YOUNG INDIVIDUALS must be mindful and strategic in using modern technology to better manage their mental health, according to experts.
While going online is regarded a way to manage emotions, digital addiction can increase the risk of developing social and behavioral issues among young people, a research article from the University of Melbourne titled “Your Phone, Your Emotions and Everyday Life” said.
“Technologies like social media are by no means universally helpful. They certainly can and do cause problems,” it said.
“Attempts to mitigate technology overuse should include education about alternative, healthy ways to manage emotion,” it added.
Filipinos aged 18 to 24 years old comprise 30.6% of total social media users in the country, according to analytics from intelligence firm Meltwater.
Data from the University of the Philippines Population Institute (UPPI) showed about 1.5 million Filipino youth aged 15 to 24 have considered ending their life.
This was equivalent to 7.5% of the demographic in 2021, from 3% or about 547,000 in 2013, according to the UPPI Young Adult Fertility and Sexuality Study.
It added that six in 10 kept their mental health condition to themselves, with only 25% seeking help from close friends or peers.
“For some, scrolling on social media, watching videos online and playing games are ways to de-stress after school or work and before moving on to other tasks for the day,” Monash University said.
“The problem is when the supposedly occasional, short, fun online session becomes frequent and longer and then turns into an addiction, which can cause sleep deprivation, stress, anxiety, and depression,” it added.
Craig Hassed, deputy director of Monash Centre for Consciousness and Contemplative Studies, urged “mindfulness, strategic, and guided technology and Internet use” among the youth to curb this.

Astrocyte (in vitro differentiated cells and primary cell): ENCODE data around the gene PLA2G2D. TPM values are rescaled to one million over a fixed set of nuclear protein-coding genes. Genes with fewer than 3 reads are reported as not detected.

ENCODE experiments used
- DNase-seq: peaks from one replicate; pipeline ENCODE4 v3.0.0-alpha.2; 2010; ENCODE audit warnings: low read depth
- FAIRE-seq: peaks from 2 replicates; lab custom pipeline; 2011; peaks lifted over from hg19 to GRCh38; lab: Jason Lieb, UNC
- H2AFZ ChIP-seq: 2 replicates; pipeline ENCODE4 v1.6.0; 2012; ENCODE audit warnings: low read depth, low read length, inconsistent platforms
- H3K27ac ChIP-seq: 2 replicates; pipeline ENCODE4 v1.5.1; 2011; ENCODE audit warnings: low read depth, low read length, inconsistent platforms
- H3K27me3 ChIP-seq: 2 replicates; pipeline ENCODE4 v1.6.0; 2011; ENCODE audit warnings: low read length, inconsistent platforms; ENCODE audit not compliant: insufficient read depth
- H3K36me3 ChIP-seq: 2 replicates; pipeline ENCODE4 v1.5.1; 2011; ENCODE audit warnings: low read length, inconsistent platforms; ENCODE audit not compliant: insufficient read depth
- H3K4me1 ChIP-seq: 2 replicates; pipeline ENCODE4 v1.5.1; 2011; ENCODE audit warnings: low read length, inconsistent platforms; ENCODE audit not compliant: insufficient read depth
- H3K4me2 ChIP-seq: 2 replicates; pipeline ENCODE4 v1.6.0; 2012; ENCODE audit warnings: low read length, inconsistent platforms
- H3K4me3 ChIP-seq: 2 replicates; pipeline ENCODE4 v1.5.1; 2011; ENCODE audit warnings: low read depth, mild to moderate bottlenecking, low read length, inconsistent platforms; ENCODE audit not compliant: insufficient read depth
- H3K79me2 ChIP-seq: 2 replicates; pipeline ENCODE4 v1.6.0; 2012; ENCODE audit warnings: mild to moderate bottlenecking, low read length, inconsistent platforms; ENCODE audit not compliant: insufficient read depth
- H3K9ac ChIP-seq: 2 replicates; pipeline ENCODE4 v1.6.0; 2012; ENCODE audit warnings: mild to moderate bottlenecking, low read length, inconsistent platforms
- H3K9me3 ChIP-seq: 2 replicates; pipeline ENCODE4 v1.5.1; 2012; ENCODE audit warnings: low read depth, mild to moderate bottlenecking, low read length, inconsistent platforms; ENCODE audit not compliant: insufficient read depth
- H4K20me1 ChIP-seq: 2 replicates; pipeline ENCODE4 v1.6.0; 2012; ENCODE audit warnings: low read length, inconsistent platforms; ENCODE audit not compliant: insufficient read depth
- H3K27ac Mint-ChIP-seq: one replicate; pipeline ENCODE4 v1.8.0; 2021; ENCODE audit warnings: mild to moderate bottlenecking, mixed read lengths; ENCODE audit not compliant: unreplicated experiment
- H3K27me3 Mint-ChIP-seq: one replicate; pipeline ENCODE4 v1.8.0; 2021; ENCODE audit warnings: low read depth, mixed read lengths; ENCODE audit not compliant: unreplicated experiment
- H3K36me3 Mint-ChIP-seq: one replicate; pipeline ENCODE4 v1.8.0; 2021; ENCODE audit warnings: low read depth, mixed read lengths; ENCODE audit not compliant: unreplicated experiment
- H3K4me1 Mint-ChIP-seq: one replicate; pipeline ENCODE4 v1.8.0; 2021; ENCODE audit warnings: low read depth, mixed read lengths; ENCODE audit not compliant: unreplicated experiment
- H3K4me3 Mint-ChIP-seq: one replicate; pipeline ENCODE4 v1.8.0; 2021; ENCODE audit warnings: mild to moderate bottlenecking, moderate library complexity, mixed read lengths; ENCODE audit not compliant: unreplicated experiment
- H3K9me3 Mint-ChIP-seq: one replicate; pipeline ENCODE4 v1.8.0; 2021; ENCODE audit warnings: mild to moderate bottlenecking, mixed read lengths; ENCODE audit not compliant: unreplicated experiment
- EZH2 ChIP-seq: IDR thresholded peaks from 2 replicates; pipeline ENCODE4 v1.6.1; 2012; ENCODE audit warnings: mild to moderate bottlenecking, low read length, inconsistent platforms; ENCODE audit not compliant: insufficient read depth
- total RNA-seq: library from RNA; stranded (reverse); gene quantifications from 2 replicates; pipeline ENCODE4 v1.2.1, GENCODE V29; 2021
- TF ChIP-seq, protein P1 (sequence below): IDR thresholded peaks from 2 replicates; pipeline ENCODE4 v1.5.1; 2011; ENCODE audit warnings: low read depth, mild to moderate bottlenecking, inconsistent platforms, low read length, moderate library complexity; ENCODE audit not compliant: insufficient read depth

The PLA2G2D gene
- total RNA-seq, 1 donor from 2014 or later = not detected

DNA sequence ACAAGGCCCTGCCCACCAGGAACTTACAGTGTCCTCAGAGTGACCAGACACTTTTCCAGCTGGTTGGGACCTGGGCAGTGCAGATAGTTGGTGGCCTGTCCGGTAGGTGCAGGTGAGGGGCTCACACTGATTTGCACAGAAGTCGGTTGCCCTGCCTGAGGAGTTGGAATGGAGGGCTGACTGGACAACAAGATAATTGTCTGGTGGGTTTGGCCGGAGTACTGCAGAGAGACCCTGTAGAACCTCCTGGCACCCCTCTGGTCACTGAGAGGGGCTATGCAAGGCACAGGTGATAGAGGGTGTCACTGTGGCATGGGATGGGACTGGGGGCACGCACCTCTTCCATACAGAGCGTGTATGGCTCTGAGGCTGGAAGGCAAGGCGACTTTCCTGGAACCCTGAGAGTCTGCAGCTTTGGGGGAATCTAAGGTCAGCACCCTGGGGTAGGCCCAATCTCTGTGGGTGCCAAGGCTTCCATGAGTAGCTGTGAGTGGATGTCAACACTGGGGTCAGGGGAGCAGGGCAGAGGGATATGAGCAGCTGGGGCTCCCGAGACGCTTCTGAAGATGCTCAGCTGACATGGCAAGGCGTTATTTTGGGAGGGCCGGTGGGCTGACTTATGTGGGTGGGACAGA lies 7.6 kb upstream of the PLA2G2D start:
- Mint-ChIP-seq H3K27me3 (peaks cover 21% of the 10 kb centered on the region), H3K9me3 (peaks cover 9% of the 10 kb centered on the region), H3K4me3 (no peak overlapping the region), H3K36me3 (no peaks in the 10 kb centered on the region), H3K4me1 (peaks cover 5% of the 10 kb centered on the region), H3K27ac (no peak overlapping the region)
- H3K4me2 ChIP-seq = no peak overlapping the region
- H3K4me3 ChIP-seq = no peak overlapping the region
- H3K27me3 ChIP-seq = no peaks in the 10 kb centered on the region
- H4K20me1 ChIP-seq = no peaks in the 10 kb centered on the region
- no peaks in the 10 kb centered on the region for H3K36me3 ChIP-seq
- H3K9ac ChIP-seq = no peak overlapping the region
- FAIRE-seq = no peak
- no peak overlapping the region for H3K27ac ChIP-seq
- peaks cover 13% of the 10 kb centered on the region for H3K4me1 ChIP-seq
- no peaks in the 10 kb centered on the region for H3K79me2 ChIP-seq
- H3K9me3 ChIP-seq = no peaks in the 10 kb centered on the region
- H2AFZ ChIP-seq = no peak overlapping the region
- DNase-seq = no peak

“Depending on your level of motivation, carve out 5, 10, 15, or 20 minutes twice a day to practice mindfulness meditation,” he said. “Call these full stops punctuating your day.”
“As often as you remember, between the completion of one activity and the commencement of another, have mini-meditations of 5, 10, 20, 30, or 60 seconds. Call these commas punctuating your day,” he added.
These breaks can help the youth be conscious of their well-being and not be too reliant on digital tools, Mr. Hassed said.
Chris Bain, professor of practice in digital health at Monash University, also noted the importance of seeking support from family in times of both distress and joy.
“Knowing there are people with whom they can share their confusions, frustrations, and problems can spell a difference as it makes them feel seen and heard and therefore important,” he said.
The University of Melbourne said young people need to include “digital emotional intelligence” in digital skills education to address the issue. — Miguel Hanz L. Antivola